J approached me after our discussion. "I think you should read something scary," she advised me. "Maybe a GOOSEBUMPS." She named one of her favorites, telling me that it was one that she was sure all of the kids would love. I told her that I usually didn't read aloud books like GOOSEBUMPS or DIARY OF WIMPY KID, just because kids usually find those books by themselves. I also am not big fan of scary books (or movies), and don't know many good ones, but I would think about it. I knew that DEEP AND DARK AND DANGEROUS by Mary Downing Hahn, had recently won the Colorado Children's Book Award. I hadn't read it yet, but thought it might be a possibility. I promised J I would read that over spring break.
And I did. DEEP AND DARK AND DANGEROUS. was scary, creepy scary. Bad dreams at night scary. And well-written. A book I thought kids would love. At the same time, I was a little nervous that some parents might be uncomfortable with the ghost element. And while I'm not ok with censorship, I also felt like there are so many really good books, that maybe I just didn't have the energy to fight that battle at this particular time in my life.
The Monday after spring break, I put that book in my bag for J. I told her a little about the plot- that it was about Ali, a 13-year-old girl and her four-year-old cousin, Emma, who were spending the summer at a cottage on a lake in Maine. The cottage had been in their family for a long, long time, but one summer, many years before, something mysterious had happened, and no one had been back to the lake cottage for twenty years. Finally, Ali's aunt, had decided to return. The first week back, Ali and Emma were at the beach when they met Sissie, a strange and nasty little girl, who turned out to be the ghost of a child who had drowned in the lake. No one in town seems to know Sissie, but she keeps reappearing in the girls' lives…
I explained to J that I wasn't going to read DEEP AND DARK AND DANGEROUS out loud because I thought some parents might be uncomfortable with the ghost element in the story. I suggested that if she wanted to read the book, and if she thought her parents would be ok with it, I would be glad to lend it to her. J assured me that her parents would be fine with it, and took the book from me.
The next day, J was back. She loved DEEP AND DARK AND DANGEROUS. Did I have any more by that author? We looked for Mary Downing Hahn in our school library, but didn't find any. I returned to TATTERED COVER that night. Bought three more. J finished those within another week. I went back to TATTERED COVER. Found a couple more new ones. Bought those. J read them. This weekend I was at a bookstore in another part of town. Found three more. Bought those. When I brought them to J, she said, "I already read this one, don't you remember? But I don't have these two, so I'll take those." She added them to her stash, and when I saw her in the cafeteria several hours later, she was halfway through one. As of yesterday, as far as we know, J has finished all of Mary Downing Hahn's scary stories. She wants me to bring in PROMISES TO THE DEAD, a Civil War story by this author, that I bought because it had a scary cover. And I'm hoping that might help J's love of Mary Downing Hahn books might help her to make the leap into a new genre- historical fiction.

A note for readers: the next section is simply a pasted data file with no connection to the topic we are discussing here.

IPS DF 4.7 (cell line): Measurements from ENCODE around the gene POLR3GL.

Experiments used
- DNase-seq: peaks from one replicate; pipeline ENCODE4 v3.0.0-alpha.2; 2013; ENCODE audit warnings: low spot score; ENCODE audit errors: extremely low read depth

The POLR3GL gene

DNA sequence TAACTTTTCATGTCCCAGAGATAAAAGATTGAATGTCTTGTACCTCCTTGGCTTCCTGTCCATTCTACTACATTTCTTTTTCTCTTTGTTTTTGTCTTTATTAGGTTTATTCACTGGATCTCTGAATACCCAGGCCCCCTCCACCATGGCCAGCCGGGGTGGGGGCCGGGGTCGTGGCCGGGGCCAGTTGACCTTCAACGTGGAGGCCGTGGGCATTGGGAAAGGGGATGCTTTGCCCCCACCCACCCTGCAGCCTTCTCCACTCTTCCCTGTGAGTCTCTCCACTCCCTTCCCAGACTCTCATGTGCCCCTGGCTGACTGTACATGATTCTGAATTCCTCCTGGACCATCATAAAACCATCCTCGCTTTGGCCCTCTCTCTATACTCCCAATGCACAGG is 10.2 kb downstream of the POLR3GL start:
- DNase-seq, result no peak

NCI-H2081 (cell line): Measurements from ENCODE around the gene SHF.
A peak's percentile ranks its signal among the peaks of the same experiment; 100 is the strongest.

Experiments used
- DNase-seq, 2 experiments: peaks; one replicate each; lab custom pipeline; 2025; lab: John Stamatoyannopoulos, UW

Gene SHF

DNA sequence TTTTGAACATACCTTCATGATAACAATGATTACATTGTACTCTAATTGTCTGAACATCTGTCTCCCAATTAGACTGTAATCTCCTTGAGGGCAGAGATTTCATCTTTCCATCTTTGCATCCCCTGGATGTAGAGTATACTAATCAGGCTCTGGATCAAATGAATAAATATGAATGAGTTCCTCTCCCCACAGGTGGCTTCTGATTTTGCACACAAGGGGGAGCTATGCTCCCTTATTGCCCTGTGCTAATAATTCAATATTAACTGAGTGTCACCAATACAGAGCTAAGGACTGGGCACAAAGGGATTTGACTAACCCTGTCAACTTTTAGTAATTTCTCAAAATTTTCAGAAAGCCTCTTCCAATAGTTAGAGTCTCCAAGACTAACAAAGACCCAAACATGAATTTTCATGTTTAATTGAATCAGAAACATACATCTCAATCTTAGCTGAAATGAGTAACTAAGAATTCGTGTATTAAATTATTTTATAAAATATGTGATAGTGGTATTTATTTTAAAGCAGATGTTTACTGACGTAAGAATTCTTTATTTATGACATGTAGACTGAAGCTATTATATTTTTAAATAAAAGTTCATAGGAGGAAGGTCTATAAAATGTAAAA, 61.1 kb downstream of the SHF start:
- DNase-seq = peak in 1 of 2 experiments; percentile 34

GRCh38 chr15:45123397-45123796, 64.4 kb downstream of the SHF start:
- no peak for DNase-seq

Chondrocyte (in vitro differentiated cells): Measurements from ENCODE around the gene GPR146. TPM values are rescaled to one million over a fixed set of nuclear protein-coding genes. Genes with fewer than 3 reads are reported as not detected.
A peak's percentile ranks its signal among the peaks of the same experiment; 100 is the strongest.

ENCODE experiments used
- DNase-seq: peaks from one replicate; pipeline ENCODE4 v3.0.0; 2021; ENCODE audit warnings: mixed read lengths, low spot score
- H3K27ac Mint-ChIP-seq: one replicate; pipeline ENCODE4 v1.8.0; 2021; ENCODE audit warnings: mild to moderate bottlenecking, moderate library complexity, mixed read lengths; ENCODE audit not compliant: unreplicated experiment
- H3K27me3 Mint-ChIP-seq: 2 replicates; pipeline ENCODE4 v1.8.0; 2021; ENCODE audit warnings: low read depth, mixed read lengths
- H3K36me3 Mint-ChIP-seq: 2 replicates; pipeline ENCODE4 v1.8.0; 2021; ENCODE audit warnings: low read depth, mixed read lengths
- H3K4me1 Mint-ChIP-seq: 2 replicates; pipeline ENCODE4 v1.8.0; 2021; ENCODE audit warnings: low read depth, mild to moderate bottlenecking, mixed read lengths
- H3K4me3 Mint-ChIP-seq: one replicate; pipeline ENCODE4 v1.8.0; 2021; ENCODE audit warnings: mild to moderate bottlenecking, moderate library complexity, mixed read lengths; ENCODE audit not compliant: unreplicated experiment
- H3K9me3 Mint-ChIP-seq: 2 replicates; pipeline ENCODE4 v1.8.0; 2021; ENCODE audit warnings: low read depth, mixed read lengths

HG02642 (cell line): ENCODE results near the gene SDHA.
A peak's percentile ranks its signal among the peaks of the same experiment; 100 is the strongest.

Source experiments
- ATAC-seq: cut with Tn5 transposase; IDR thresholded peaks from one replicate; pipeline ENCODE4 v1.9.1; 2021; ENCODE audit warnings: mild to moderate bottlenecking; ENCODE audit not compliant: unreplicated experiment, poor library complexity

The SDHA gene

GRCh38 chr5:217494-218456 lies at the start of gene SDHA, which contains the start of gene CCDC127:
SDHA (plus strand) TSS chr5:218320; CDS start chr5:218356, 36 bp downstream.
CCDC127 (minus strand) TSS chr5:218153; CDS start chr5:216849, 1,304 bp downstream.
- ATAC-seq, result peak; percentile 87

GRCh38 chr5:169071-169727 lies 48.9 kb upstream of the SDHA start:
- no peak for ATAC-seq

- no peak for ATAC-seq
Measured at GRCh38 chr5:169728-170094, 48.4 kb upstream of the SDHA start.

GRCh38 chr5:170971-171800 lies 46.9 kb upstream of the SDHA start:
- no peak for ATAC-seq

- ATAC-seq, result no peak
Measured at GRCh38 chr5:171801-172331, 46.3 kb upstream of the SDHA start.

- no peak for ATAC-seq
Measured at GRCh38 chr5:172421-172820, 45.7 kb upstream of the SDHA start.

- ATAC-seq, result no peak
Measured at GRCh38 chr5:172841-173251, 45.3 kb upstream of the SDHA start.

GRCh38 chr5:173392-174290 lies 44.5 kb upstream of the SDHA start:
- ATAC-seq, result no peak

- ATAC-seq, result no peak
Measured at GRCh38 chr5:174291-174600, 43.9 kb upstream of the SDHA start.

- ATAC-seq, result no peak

There is an interesting subplot to J's story, and one that I am still trying to wrap my head around, J makes a point of seeking me out pretty much every day- she stops by my office, or we chat on the playground or in the lunchroom. We talk about the books. Compare notes on which ones are the scariest. J asks if I've brought any new ones. J and I have kind of unconsciously formed our own pseudo Mary Downing Hahn book club. And somehow, other kids have picked up on these conversations. And it's almost like they are a little jealous of this relationship. They are clamoring to get into our club. Someone grabs each Mary Downing Hahn's books as soon as J shuts the cover. Makes a point of showing it to me. Ask if I can bring them books, too.
I've been trying to make sense of this story in my teaching life. I have always worked in an urban setting. Often, my students don't have lots of access to books outside of school and we don't have many kids who come to us as avid, book-a-day readers. I'm always thrilled, then, when I encounter one of those kids. I buy lots of books and can't wait to pass them on. I love talking about books with other readers. I go out of my way to get to know kids and match books with readers.
At the same time, if I'm really honest, the book-a-day kids are not where I invest most of my energy. I spend far more time thinking about my "dormant" readers (I borrowed that term from Donalyn Miller-I love the hopefulness of that label)- finding books they'll love, conferring with them, scaffolding their reading. I go out of my way to make sure those dormant readers are surrounded by great books (and other interesting print). I spend lots of time conferring with them, and getting them off on the right foot.
Thinking about J, and the influence she has had on her class, though, I'm wondering whether I might start next year differently. Instead of working so hard with my dormant readers early on, I might spend more time "going with the goers"- seeking out kids who love to read, fueling those kids' reading fires, and letting sparks from their reading fires ignite the other readers in the class.
I'd love to hear other people's thoughts on this subject…